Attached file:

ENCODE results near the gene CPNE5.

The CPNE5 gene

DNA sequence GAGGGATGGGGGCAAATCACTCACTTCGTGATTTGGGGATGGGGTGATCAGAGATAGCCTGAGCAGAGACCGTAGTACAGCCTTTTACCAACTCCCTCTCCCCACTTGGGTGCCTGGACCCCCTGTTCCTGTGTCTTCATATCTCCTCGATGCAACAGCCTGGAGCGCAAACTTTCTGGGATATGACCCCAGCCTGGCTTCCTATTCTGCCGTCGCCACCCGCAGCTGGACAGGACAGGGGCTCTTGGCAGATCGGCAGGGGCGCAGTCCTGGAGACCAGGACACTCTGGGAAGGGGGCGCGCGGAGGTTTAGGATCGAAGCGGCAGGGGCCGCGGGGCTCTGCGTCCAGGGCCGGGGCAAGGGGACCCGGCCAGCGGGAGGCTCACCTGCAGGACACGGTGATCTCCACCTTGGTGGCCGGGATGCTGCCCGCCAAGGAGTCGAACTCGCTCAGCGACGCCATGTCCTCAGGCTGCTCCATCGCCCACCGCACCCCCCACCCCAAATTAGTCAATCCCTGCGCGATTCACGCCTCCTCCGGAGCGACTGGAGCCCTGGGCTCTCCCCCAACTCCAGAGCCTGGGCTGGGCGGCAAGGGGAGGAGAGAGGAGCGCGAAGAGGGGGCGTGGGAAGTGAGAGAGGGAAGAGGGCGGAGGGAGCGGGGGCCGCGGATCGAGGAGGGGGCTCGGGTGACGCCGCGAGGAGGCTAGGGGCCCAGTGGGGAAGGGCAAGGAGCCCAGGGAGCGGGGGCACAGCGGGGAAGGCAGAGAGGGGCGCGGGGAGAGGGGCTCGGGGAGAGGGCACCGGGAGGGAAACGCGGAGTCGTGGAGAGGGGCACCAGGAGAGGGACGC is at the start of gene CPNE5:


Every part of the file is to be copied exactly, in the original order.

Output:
ENCODE results near the gene CPNE5.

The CPNE5 gene

DNA sequence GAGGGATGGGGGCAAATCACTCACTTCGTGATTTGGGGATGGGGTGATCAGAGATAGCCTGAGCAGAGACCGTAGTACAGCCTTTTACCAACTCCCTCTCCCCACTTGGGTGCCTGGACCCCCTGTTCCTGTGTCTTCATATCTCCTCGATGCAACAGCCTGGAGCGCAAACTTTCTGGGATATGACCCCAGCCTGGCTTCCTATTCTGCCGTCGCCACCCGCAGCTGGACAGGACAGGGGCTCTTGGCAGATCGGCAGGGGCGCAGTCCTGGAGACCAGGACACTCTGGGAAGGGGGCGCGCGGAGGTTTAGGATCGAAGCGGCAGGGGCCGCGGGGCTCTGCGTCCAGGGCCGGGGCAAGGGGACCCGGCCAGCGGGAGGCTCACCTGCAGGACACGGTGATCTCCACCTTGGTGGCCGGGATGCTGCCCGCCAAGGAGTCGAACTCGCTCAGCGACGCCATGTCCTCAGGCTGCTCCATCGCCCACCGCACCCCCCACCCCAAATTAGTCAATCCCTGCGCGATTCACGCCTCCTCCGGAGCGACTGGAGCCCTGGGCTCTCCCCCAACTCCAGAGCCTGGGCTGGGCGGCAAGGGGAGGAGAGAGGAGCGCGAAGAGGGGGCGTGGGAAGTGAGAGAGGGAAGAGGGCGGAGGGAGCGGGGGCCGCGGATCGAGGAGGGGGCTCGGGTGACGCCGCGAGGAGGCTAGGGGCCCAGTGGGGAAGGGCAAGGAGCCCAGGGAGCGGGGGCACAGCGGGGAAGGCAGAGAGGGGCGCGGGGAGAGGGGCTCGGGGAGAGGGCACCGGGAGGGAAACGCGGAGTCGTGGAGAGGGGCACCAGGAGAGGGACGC is at the start of gene CPNE5: